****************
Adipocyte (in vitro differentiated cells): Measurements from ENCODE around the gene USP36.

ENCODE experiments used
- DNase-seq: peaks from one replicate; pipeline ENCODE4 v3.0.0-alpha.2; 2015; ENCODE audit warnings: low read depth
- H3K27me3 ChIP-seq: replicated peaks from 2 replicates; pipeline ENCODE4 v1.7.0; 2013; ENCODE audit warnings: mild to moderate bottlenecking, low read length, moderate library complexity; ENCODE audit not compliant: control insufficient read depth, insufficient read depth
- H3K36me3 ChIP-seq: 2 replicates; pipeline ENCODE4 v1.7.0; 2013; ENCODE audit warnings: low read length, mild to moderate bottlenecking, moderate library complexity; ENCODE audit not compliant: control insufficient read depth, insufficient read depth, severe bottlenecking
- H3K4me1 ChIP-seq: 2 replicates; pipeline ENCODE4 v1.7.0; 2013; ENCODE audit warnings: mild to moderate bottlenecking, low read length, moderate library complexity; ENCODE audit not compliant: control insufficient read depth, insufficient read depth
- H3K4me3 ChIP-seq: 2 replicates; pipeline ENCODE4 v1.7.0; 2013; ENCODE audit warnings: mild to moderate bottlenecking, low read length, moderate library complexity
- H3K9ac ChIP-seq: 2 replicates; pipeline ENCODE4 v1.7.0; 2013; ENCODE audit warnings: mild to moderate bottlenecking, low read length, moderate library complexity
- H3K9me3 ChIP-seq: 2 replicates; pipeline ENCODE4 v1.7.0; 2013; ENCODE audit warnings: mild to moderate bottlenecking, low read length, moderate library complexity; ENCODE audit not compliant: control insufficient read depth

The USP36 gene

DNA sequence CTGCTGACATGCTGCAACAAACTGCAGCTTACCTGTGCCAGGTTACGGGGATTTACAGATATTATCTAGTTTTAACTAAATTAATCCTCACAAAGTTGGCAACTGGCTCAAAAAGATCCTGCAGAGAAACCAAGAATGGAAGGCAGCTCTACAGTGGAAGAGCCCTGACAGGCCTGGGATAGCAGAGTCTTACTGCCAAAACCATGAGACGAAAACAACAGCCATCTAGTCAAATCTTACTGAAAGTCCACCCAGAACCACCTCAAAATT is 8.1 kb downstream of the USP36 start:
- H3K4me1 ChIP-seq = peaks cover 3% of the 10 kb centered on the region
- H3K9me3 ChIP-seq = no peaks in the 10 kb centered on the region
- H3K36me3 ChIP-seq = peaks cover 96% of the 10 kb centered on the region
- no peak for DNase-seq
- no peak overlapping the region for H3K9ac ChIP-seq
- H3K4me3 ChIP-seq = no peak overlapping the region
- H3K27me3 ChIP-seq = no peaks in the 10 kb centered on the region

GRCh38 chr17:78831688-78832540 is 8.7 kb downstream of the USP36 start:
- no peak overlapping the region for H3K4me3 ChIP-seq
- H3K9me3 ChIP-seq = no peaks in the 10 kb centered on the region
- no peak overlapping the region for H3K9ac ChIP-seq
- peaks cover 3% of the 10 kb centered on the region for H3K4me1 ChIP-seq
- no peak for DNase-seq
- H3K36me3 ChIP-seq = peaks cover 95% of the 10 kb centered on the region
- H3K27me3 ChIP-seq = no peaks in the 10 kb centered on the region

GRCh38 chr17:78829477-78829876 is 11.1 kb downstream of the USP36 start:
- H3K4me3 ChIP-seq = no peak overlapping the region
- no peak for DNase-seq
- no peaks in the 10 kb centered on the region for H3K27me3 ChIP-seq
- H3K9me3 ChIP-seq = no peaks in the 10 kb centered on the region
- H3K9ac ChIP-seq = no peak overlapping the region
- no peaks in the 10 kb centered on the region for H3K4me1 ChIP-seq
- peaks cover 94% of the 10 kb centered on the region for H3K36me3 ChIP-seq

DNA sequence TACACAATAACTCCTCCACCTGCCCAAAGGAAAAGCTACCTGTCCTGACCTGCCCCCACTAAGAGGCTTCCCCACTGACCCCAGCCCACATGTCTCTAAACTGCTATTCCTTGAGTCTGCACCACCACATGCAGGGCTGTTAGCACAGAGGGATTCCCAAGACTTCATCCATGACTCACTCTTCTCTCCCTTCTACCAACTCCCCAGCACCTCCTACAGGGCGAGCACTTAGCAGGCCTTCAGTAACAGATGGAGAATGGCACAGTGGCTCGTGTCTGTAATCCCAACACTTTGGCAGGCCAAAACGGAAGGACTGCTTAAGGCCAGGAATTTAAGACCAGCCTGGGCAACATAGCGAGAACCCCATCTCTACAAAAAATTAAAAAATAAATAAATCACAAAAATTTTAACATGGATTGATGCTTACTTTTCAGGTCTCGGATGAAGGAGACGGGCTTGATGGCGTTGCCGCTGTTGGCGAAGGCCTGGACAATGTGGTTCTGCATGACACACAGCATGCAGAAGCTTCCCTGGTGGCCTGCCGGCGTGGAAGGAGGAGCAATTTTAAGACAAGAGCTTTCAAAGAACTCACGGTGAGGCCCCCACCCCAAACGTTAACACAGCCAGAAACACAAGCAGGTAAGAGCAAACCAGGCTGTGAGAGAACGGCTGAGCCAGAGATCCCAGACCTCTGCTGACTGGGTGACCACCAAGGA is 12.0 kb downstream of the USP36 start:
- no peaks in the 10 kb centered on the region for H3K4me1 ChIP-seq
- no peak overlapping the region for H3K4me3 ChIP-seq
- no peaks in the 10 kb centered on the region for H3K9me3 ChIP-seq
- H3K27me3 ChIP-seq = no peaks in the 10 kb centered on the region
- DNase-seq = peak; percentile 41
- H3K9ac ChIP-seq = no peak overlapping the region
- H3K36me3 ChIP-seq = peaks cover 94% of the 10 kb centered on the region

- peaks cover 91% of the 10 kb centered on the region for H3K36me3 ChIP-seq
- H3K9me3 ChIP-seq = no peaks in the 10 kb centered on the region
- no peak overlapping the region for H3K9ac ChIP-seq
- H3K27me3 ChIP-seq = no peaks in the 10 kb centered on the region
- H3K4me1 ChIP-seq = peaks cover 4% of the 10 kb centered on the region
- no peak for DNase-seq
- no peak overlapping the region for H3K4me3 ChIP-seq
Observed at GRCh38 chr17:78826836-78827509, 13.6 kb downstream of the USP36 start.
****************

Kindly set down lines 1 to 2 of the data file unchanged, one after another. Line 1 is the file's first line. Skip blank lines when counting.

Adipocyte (in vitro differentiated cells): Measurements from ENCODE around the gene USP36.

ENCODE experiments used